A Brief History of the Lunney Family
A Brief History of the Lunney Family
Though the now historic Lunney home was completed by 1909, its history began when Lillian Lorena Mason married William John Lunney on March 31, 1889.
Portrait of Mrs. Lillian Lunney
Lillian was born to Robert E. Mason and Sarah Isbell Mason while their family lived in Homer, Georgia. After his service in the Confederate Calvary, Lillian’s father Robert made a name for himself through his cotton and real estate businesses and as a politician in the South Carolina Senate. As such, Lillian’s family was very successful financially and Robert owned about “3,500 acres of land in South Carolina and Georgia,” much of it within Oconee County. It was during their residency in Westminster that Lillian would meet William, known affectionately by family as “Willie.”
William was born on March 9th, 1866
Portrait of William John Lunney
William was born on March 9th, 1866 to Dr. John Lunney and Jane Brown Lunney in Philadelphia, Pennsylvania. His father arrived in America from Ireland aboard the ship “Saranak” on September 24th, 1855 and married Jane in Philadelphia a few years later in April of 1859.The family moved from Philadelphia to Darlington, SC after the Civil War, where Dr. John Lunney had served as a contract surgeon for the Union Army at the Freedman’s Bureau camp in Darlington, SC. As a young adult William took an interest in pharmacy and drug work, an interest that would ultimately lead him to Seneca, SC. There he pursued a job working as a pharmacist and later “wooed and won the popular Miss Lillian Mason.”
Following their engagement, the two were “unexpectedly” wed in Clemson, SC, her family believing that “at 18 she was too young to marry.” They were witnessed at this ceremony by their lifelong friends, Samuel Knox Dendy and his wife, Josey Wilkes Dendy. After their marriage, William “brought his youthful bride to Seneca City where they established a happy home.”
While living at a house on North 2nd Street in Seneca, they purchased the property that would later become the Lunney Museum on January 13th, 1890. Later that same year, Lillian gave birth to their only child, Victor Mason Lunney, on April 6th, 1890. William had purchased his store from a Mr. Sitton in 1886, dubbed Lunney’s Drug Store, and business had begun to flourish. The future was looking very bright as the new family settled into their comfortable life together in Seneca.
Then, on July 4th, 1894, Victor passed away at just four years old. The Lunneys would never have another child. After this tragic and untimely death of their son, Lillian continued her focus on civic engagements while William continued his work as a pharmacist, graduating from the Atlanta College of Pharmacy in 1903 and earning the title “Dr.” In 1896, Lillian helped to found and organize the Once-a-Week Club, “a civic function whose sole purpose, in the beginning, was to provide recreation and entertainment for the ladies in the community.” This club quickly grew from a casual source of sisterhood and recreation to “a moving force in the promotion of community improvements.”
As for the house itself, the Lunneys maintained the property it would be built upon while living elsewhere until March of 1906 when they finally began construction of their meticulously planned home. A local 1951 newspaper article labels it in retrospect as “one of the best constructed homes in Oconee,” attributing this to the fact that an architect from Charlotte drew the plans and that “only the best of lumber was used.” The Lunneys also had the foresight to equip the home with plumbing and electrical wiring “before the Seneca water, works, and electric plant were completed.” Upon its completion in August of 1909, the house (then dubbed “The Shady Oaks”) was nothing short of majestic, with people coming from “miles around” to see it.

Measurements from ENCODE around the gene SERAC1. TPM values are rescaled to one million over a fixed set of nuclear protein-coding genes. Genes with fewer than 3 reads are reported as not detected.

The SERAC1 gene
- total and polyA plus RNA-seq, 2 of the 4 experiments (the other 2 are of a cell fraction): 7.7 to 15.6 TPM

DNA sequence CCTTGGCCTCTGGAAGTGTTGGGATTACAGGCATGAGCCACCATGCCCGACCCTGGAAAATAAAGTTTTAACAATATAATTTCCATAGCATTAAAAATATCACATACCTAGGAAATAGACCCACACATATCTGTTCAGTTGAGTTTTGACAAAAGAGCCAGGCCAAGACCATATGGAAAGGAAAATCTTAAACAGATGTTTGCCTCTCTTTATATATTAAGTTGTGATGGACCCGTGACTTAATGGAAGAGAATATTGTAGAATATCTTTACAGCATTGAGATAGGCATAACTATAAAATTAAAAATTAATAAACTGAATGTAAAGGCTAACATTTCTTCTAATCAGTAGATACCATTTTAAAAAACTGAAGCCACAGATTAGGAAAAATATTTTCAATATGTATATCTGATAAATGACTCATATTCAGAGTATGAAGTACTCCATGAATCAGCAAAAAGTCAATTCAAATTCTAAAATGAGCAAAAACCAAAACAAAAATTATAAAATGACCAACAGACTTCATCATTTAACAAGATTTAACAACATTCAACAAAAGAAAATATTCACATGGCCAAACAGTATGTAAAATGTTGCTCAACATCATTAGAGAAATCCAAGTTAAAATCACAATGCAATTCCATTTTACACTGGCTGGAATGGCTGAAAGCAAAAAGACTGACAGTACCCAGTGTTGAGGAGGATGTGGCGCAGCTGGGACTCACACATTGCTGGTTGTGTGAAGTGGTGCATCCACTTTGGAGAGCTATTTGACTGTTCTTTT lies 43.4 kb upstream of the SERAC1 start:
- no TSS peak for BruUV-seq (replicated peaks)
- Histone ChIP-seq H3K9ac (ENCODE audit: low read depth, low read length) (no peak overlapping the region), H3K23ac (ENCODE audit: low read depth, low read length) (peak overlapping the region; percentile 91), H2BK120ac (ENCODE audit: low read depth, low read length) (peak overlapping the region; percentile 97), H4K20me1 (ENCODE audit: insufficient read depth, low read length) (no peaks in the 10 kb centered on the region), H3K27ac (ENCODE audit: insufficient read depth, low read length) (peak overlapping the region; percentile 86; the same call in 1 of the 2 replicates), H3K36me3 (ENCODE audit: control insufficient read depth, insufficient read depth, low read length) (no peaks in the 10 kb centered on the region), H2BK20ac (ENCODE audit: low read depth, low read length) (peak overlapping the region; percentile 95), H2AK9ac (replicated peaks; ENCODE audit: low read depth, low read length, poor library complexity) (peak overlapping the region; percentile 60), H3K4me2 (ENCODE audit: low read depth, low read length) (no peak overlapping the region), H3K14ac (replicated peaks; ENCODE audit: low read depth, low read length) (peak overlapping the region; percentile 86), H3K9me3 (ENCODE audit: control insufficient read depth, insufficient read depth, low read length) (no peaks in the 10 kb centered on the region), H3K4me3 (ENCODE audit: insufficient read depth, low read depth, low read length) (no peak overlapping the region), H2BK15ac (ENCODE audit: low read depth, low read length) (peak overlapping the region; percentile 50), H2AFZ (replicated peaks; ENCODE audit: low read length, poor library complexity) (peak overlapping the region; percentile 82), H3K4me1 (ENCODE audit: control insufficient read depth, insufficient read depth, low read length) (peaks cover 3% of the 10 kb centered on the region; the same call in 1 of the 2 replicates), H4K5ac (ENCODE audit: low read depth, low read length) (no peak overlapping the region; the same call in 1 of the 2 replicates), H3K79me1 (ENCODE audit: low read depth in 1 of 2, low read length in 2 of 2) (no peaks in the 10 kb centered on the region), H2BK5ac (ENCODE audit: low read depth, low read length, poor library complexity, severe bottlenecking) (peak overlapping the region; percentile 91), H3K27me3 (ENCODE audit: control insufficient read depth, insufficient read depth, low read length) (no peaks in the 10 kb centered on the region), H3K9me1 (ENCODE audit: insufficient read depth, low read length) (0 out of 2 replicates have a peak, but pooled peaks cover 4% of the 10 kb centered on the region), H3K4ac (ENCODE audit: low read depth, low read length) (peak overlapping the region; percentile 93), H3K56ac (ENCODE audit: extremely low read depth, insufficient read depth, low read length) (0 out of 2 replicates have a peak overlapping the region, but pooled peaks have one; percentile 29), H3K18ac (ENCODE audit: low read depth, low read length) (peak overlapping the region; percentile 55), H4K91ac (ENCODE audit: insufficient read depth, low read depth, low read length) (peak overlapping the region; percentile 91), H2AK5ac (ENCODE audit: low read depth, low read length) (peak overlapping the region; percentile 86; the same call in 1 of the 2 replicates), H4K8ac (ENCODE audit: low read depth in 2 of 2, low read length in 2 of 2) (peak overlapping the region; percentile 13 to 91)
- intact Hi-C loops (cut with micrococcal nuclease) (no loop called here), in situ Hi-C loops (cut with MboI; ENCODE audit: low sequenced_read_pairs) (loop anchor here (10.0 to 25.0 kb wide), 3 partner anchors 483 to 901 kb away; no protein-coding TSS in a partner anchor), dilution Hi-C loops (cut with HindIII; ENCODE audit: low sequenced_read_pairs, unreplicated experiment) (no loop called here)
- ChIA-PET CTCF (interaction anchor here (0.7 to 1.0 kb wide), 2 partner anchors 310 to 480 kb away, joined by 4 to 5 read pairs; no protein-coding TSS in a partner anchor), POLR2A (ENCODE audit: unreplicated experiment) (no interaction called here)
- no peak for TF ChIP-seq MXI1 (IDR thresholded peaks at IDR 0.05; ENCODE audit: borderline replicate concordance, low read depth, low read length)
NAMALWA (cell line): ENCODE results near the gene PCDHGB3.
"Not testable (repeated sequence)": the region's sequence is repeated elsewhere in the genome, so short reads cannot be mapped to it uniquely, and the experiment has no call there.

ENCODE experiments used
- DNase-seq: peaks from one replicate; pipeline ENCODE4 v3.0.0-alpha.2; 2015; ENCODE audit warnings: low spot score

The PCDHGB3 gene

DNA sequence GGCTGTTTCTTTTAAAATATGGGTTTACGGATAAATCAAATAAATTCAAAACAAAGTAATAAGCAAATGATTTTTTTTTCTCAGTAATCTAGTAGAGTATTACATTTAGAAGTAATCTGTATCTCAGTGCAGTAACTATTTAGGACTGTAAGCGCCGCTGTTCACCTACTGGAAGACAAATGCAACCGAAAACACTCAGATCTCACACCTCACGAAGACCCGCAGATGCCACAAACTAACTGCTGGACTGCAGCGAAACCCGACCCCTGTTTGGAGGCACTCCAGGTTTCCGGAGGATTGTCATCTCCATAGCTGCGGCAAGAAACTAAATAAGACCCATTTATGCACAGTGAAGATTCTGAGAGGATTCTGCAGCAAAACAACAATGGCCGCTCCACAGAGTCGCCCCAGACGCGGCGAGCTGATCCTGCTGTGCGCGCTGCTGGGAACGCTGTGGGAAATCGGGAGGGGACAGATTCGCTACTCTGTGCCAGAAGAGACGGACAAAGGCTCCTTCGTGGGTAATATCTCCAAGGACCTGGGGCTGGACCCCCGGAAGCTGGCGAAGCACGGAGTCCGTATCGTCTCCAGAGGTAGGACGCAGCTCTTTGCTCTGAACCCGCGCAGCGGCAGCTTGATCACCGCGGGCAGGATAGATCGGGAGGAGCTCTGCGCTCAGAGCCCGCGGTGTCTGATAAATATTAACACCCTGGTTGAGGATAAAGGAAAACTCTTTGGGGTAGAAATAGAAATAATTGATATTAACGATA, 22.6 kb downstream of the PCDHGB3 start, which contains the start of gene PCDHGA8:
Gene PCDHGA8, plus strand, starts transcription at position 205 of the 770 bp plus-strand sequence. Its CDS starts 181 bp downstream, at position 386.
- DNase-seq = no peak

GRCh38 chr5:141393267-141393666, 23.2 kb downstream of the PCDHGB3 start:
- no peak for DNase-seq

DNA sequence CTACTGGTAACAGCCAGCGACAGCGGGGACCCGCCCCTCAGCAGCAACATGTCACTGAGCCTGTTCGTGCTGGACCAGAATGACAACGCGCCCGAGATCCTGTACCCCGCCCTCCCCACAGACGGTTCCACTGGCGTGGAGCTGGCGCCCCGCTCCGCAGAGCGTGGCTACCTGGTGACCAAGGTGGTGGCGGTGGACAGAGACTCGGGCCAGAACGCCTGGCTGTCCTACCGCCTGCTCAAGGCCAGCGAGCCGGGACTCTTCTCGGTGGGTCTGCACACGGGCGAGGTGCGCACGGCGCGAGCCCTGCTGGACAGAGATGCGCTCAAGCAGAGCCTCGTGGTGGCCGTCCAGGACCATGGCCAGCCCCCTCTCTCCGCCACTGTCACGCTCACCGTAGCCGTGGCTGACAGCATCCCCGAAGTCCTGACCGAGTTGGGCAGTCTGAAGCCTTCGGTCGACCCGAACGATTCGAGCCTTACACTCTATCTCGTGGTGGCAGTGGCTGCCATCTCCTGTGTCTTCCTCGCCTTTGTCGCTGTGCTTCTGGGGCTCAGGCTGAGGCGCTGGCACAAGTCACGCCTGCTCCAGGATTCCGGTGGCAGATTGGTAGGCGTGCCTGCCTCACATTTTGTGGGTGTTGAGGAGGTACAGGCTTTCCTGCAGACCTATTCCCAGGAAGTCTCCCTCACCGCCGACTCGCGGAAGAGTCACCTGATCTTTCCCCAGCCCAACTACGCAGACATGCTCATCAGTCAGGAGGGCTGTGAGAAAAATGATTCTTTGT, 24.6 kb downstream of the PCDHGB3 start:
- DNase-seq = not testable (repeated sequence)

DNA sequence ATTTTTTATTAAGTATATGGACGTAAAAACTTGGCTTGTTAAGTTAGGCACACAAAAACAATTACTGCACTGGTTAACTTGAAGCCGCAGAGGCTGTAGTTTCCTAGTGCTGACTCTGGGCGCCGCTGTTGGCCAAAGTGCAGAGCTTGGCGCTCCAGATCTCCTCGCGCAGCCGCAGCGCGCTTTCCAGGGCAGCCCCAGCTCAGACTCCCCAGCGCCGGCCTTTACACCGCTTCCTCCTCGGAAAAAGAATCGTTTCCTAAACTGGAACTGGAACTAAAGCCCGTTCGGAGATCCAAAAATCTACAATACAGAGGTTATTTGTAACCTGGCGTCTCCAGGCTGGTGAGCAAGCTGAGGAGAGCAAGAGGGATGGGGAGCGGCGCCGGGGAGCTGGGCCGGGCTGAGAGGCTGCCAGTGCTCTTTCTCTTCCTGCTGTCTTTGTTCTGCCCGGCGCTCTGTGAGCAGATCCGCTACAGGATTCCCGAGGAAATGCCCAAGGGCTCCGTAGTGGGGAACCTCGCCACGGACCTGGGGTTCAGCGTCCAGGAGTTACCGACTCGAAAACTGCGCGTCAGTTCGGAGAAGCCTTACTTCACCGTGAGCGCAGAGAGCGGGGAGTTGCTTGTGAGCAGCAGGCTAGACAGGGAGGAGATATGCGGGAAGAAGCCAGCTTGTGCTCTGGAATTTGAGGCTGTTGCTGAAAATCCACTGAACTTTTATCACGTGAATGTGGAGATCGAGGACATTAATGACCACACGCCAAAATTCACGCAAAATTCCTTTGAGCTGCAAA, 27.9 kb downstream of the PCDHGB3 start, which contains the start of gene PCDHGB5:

Lillian and William would live out the remainder of their lives in their new home. Unfortunately, they would not do so for the same amount of time. William John Lunney suffered a stroke on November 13, 1929 and passed away at the age of 63. After his passing and throughout her life, Lillian remained very active in the community and traveled extensively. She passed away on September 3rd, 1969 at the age of 97 after a remarkably full life. A member of her Once-a-Week Club remembered her fondly in a written statement following her death, stating that “Many of our members will remember Mrs. Lunney so fondly and so vividly in a personal way, even from the early days, the horse and buggy days.”
Photo of Mrs. Lillian Lunney in the garden of the Lunney House
Upon Lillian’s passing, “Shady Oaks” was willed to her sister Myra Mason Lindemann. Working together with local historian Louise Matheson Bell, Myra helped to transform the house from a residential property into a museum by gifting it to Oconee County in 1970. In 2009, the Lunney Museum was officially transferred to the city of Seneca, where it remains as an exquisite sample of the city’s living history. A brochure from the 1970 Dedication of the Lunney Museum by the Oconee County Historical Society reads as follows:
“Lunney Museum is a hope fulfilled and a dream realized. The magnanimous gift of Myra Mason Lindemann, it honors the memory of Dr. and Mrs. William John Lunney, pioneer citizens who made vast contributions to the civic, social, cultural, and religious life of the area for decades.
This dedication marks the beginning of an expanding period of service for a home already rich in the history and traditions of Oconee County. As a binding link between the past and the future, may it serve to cherish a noble heritage and inspire visions of hope and ideals of service.”
*Research resources courtesy of Louise Matheson Bell Collection, Strickland Archives, Seneca, SC.